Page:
Like a necklace displaying many jewels, the MicroGrid encircles Stone Edge Farm with a variety of interconnected electrical generation, storage, and consumption devices.
The distributed energy resources or DERs (solar panels, microturbine, fuel cell hives) produce power that can be consumed directly by loads (irrigation pumps, buildings) or stored by several assets (batteries, hydrogen) for later use.
The MicroGrid unites seven electrical services on five formerly separate parcels that constitute the farm. A continuous loop, the trunk line routes power through five nodes and the DER plant/H₂ park (see below).
Stone Edge Farm comprises 16 buildings on 16 acres. Currently in place are 630 photovoltaic panels on eight buildings generating 300 kilowatts (kW). We plan to add more PV panels to produce close to 0.5 megawatts (MW).
The farm actually has two grids. The Critical Grid is a backup solar-powered battery system to support essential equipment.
In emergencies, when electrical harmonics and distortions could disrupt the MicroGrid, the Critical Grid ensures continuous operation of critical devices (computer servers, Ethernet and fiber optics switches, alarm systems, emergency lighting, electrically operated gates).
Nodes are convenient switching points where two or more electrical services
exist in close proximity. Switches join these circuits and enable movement of energy where and when it’s needed on the farm.
Of Stone Edge Farm’s seven electrical services, four are 240-volt/single phase (240V/1P) and three, 480-volt/three phase (480V/3P). Each node has management (communications and control) and backup power systems.
Four nodes made up our U-shaped MicroGrid until early 2017, when installation of a fifth node closed the U to form a complete ring, preventing any single point of failure from disrupting the MicroGrid.
Located in the southeastern part of the farm, this “prime” node connects three of the farm’s seven electrical services – two 480V/3P 200-amp (200A) and one 240V/1P 400A.
Emerson ASCO automatic transfer switches (ATSs) can automatically connect or separate our MicroGrid from the utility grid. If the grid goes down and the MicroGrid is producing electricity, these “gatekeeper” switches can route power onto the grid.
A natural gas-fired 65kW Capstone microturbine, basically a stationary jet engine, provides backup power within three minutes.
Exhaust heat from the microturbine can be captured for a hydronic (liquid heat and cold transfer) plant capable of heating and cooling four buildings and two swimming pools. Thus, node one is a tri-generation or combined cooling, heating, power (CCHP) plant.
On top of the microturbine, a heat exchanger raises efficiency to above 90% utilizing exhaust to heat two 500-gallon water tanks that provide radiant heating. A 10-ton Yazaki lithium bromide absorption chiller converts warm water to cold for summer cooling.
Instead of using a conventional cooling tower, which can evaporate 1,000 gallons of water per day, the heat exchanger has a closed pipe loop to circulate water through existing wells, cooling it with ground water.
Nearby, seven non-toxic 3.4W SimpliPhi Power lithium ferro phosphate batteries, connected in a 23.8kW/45kWh stack, and a 6kW, 120/240V Schneider inverter protect Critical Grid functions at the Zen spa and observatory.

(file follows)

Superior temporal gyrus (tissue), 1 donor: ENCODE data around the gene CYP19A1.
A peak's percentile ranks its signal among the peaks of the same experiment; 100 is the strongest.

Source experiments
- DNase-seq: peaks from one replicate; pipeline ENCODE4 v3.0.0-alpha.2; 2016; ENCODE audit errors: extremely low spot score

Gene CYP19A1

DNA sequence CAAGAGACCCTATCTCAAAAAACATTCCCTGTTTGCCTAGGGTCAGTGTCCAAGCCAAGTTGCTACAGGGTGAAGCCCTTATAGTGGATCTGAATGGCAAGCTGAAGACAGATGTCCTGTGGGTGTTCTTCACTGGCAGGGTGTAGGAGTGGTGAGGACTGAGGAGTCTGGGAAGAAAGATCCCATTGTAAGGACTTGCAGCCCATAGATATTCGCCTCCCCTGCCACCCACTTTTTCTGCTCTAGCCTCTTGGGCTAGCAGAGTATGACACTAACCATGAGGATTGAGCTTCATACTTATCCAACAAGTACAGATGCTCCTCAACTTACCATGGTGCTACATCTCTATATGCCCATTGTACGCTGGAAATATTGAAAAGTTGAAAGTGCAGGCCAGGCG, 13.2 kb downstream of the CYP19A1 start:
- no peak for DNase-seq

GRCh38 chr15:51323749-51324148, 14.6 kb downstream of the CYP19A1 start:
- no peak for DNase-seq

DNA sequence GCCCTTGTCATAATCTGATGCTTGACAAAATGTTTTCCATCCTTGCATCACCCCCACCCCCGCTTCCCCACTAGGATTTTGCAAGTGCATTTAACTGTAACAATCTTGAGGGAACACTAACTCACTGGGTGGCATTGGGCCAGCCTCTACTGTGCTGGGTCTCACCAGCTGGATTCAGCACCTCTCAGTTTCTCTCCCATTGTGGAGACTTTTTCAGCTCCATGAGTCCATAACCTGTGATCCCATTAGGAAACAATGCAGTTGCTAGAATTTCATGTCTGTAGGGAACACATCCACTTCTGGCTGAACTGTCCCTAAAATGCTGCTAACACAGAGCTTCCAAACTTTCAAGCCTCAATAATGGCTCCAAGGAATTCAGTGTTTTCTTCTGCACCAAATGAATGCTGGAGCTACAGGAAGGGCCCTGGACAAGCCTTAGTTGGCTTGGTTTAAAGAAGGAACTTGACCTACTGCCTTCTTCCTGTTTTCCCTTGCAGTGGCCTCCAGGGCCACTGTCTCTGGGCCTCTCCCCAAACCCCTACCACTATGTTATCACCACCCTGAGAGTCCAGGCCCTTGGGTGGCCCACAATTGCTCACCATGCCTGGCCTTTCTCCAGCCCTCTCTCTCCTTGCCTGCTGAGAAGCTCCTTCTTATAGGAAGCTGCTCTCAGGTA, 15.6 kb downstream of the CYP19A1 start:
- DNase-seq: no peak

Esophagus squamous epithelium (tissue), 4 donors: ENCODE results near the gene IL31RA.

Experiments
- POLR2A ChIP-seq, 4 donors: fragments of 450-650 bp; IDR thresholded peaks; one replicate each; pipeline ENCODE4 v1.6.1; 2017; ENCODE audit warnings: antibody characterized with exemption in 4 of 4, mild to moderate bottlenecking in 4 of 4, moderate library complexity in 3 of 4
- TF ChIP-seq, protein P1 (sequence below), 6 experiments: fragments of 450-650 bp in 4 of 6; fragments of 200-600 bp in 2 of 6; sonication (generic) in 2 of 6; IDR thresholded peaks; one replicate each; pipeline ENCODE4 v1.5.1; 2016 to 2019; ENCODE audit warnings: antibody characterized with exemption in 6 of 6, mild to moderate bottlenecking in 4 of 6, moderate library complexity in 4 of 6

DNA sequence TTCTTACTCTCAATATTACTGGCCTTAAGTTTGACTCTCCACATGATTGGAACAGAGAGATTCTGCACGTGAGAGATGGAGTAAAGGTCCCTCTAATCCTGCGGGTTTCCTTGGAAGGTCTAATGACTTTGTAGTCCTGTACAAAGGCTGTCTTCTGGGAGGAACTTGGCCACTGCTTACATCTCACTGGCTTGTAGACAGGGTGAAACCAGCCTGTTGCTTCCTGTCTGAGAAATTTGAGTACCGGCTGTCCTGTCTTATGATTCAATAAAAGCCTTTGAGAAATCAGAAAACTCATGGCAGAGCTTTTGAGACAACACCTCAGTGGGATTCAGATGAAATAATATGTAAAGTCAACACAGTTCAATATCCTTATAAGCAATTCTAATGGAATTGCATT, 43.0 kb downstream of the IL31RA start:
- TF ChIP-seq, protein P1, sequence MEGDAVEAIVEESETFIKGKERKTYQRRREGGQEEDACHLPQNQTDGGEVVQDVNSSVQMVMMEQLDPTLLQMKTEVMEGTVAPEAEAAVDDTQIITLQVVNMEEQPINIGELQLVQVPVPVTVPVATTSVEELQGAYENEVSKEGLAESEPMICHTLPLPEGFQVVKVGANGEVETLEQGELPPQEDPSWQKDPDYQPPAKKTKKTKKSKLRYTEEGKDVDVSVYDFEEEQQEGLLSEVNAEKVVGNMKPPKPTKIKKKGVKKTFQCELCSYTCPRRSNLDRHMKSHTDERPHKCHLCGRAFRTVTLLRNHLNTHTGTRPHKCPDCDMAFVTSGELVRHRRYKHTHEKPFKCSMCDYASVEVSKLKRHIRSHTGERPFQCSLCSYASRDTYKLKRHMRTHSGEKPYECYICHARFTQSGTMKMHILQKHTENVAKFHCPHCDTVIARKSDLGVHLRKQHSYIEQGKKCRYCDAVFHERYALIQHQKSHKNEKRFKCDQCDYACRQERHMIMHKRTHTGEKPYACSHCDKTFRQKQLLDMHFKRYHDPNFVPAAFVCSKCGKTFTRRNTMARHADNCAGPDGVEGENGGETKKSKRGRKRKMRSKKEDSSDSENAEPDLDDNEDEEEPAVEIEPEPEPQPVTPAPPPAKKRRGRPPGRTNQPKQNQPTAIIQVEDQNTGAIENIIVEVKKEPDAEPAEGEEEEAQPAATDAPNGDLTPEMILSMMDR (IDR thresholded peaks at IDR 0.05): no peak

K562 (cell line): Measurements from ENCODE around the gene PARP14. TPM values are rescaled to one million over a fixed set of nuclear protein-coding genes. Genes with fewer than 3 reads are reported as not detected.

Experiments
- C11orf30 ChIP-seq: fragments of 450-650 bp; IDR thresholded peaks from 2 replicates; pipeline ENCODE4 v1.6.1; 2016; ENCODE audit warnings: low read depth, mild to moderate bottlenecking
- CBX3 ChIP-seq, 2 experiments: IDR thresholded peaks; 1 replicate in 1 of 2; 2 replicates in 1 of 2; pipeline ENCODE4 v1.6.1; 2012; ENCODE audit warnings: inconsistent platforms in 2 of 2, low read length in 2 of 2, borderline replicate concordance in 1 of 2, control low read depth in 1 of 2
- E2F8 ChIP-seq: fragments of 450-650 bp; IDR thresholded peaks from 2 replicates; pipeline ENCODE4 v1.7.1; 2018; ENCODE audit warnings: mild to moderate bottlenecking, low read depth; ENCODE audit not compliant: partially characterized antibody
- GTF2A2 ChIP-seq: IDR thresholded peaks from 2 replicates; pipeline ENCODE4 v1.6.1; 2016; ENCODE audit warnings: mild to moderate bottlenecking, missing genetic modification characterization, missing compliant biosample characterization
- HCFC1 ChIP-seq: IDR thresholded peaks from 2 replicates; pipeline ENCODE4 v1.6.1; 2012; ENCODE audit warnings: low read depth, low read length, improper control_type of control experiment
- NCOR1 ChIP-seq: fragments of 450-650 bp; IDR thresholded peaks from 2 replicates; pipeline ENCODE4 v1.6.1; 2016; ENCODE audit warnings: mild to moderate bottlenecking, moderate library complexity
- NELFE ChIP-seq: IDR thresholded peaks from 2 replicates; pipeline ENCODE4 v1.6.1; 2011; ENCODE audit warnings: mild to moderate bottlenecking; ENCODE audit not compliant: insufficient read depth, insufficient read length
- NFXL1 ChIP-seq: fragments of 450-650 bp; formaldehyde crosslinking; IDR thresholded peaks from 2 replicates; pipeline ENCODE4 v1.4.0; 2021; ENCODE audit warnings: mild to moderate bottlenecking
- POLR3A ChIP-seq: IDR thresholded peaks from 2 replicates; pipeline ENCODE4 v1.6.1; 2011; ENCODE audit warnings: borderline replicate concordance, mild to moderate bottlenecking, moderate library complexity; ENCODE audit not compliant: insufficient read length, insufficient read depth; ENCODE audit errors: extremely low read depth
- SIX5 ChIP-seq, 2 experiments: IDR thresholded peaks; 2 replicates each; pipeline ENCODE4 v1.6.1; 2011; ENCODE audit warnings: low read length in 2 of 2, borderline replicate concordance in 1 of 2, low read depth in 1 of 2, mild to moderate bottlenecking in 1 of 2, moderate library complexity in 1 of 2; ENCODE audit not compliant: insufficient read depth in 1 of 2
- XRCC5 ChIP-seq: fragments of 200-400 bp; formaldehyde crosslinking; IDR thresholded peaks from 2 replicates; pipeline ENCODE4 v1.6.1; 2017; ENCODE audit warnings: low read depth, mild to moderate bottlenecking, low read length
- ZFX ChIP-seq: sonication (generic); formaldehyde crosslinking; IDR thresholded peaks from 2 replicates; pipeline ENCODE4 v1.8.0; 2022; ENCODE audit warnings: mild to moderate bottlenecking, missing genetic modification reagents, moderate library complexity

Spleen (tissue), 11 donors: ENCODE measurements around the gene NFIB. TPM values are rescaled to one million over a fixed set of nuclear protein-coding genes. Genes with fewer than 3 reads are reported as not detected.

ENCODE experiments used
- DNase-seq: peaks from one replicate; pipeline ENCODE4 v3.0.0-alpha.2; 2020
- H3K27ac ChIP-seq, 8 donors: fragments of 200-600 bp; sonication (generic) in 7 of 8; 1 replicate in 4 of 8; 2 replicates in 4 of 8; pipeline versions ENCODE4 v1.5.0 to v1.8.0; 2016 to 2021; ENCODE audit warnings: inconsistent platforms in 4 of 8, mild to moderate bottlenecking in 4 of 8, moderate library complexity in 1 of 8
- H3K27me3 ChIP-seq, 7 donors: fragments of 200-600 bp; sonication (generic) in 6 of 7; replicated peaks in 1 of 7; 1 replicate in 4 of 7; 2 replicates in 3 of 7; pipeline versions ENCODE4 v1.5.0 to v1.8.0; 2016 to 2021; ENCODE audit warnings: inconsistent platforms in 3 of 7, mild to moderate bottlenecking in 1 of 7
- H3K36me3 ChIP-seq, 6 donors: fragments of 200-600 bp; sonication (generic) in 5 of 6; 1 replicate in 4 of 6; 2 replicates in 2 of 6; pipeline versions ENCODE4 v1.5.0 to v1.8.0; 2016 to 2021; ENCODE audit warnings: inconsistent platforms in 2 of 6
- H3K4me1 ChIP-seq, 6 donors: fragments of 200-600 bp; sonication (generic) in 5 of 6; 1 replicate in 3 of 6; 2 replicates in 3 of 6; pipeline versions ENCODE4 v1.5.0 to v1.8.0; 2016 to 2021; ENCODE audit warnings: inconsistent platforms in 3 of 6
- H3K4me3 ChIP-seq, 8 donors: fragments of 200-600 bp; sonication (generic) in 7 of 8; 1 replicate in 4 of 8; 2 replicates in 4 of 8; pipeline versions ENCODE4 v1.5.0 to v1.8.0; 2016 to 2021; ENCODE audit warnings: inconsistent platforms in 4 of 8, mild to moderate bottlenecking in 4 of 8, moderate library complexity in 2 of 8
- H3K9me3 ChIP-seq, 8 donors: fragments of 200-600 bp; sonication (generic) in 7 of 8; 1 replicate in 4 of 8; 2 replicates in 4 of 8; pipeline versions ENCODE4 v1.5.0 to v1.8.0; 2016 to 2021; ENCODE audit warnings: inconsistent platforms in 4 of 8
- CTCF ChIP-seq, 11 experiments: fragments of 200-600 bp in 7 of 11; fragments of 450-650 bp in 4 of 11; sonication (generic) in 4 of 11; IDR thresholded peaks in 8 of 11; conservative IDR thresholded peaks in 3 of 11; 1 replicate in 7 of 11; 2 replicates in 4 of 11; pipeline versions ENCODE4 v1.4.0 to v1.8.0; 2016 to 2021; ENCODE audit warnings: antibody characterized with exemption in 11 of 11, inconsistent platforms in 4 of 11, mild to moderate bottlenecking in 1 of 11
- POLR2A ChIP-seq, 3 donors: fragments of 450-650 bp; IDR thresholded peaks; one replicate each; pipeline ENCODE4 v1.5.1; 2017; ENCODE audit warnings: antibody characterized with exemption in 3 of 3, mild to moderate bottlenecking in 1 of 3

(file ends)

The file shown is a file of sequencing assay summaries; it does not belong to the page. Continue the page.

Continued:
Set between the shop and the Butler building on the farm’s southwestern side, this node forms one large circuit by joining two 480V/3P services.
Here, an Eaton computerized panel provides MicroGrid power management with breakers operated by the control system. If the farm goes dark, the panel automatically and instantly sheds non-critical loads for three minutes while the microturbine fires up to provide backup power.
An Energy Storage Systems (ESS) iron flow cell battery is located here. This 10kW/65kWh capacity non-toxic storage system, housed in a shipping container, has an iron and saltwater electrolyte, patented pH stabilization to ensure long life, and is paired with three 10.8kW Outback Power FXR Series inverters/chargers.
The Butler building contains Critical Grid servers, backed up by a stack of eight Sony lithium iron phosphate batteries with a combined rate and capacity of 2.4kW/9.6kWh paired with a 6kW 120/240V Schneider inverter.
The 480V/3P ESS battery has a product life of >20,000 cycles and 70% round-trip efficiency. Two 500-gallon tanks hold electrolyte fluid that is phosphorescent green when charged and rusty brown when discharged.
The battery electroplates (deposits iron) on the negative side to charge, and deplates on the positive side to discharge (returning iron into the tank). Its container is mounted on a raised concrete pad with air space so that a nearby 250-year-old oak tree’s roots can “breathe.”
Near the chicken coop at the north end of the farm is a 480V/3P junction where north meets south electrically.
Energy now flows from the solar-panel rich north to the solar-poor (mature shade trees) but power-demanding south. This is the main hub of the MicroGrid trunk line.
With real-time monitoring, we can turn motorized mechanical breakers here on and off remotely from the controller, shutting down high voltage in case of fire or natural disaster. Meanwhile, remote control is very convenient.
Maintaining the Critical Grid here are two 5kW/20kWh Redflow zinc bromide flow cell batteries with a 120/240V Magnum inverter.
This node has switching for 240V/1P 400A services to each of three houses – called Guest, Glide, and Gate – on the farm’s east side. Installing the trunk line from this node south to node one recently changed the U-shaped MicroGrid into a complete loop.
Nearby are five stacks of 16 trays inside white cabinets that contain the same Tesla lithium ion batteries that power the manufacturer’s cars. This Powerpack, with its 250kW/475kWh capacity, delivers substantial power in a short amount of time through a Dynapower inverter. When the MicroGrid operates in island mode, the Tesla battery can generate its own 60 Hertz cycles, serving in a master role.